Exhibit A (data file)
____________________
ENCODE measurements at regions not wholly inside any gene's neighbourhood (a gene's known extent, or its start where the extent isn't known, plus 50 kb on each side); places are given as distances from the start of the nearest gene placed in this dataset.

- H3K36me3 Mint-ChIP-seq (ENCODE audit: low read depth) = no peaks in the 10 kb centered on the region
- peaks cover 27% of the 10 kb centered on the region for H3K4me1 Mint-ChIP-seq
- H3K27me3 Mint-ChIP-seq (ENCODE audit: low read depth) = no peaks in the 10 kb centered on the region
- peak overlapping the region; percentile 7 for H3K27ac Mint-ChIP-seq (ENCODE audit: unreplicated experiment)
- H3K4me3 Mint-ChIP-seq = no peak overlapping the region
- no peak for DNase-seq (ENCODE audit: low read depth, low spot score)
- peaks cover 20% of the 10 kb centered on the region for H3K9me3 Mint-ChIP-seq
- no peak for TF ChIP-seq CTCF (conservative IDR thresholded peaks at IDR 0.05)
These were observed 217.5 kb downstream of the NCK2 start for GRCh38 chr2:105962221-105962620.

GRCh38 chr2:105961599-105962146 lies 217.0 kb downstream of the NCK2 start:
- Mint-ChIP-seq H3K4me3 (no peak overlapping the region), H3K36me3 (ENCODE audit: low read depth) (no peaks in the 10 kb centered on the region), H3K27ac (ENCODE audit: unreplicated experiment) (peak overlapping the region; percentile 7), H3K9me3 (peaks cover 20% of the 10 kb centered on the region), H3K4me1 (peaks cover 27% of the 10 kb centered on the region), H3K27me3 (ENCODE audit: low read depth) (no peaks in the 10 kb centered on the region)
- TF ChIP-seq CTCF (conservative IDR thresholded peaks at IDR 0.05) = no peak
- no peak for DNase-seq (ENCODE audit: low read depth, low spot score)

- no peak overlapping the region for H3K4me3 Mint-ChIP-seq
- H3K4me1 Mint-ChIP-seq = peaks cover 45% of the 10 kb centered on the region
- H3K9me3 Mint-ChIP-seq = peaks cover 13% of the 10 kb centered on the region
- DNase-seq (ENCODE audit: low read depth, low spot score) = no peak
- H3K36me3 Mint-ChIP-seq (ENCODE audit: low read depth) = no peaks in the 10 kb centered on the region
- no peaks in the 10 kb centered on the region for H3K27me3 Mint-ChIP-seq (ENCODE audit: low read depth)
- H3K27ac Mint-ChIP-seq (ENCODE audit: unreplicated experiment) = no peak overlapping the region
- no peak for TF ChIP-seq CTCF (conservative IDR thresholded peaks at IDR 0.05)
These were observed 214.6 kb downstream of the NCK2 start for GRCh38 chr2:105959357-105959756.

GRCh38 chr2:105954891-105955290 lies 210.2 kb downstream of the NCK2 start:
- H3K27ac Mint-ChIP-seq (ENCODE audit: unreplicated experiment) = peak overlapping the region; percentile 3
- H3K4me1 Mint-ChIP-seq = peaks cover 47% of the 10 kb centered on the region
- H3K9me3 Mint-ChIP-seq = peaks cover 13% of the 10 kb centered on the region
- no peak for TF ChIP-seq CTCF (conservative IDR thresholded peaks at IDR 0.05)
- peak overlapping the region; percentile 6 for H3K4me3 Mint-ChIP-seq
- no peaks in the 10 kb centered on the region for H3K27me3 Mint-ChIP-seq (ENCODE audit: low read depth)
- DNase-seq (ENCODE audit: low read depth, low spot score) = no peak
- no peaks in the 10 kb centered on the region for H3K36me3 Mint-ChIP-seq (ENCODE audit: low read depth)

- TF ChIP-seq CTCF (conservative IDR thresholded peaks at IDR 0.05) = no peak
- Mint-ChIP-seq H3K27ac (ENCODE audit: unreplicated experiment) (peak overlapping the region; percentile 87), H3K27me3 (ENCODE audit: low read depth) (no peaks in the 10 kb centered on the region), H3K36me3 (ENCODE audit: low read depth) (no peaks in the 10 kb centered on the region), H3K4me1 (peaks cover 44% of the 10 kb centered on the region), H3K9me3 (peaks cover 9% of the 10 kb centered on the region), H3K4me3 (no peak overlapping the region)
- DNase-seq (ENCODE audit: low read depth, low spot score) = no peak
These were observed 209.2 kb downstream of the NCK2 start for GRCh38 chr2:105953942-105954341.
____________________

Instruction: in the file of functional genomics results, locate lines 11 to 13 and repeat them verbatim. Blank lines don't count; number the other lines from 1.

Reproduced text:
GRCh38 chr2:105961599-105962146 lies 217.0 kb downstream of the NCK2 start:
- Mint-ChIP-seq H3K4me3 (no peak overlapping the region), H3K36me3 (ENCODE audit: low read depth) (no peaks in the 10 kb centered on the region), H3K27ac (ENCODE audit: unreplicated experiment) (peak overlapping the region; percentile 7), H3K9me3 (peaks cover 20% of the 10 kb centered on the region), H3K4me1 (peaks cover 27% of the 10 kb centered on the region), H3K27me3 (ENCODE audit: low read depth) (no peaks in the 10 kb centered on the region)
- TF ChIP-seq CTCF (conservative IDR thresholded peaks at IDR 0.05) = no peak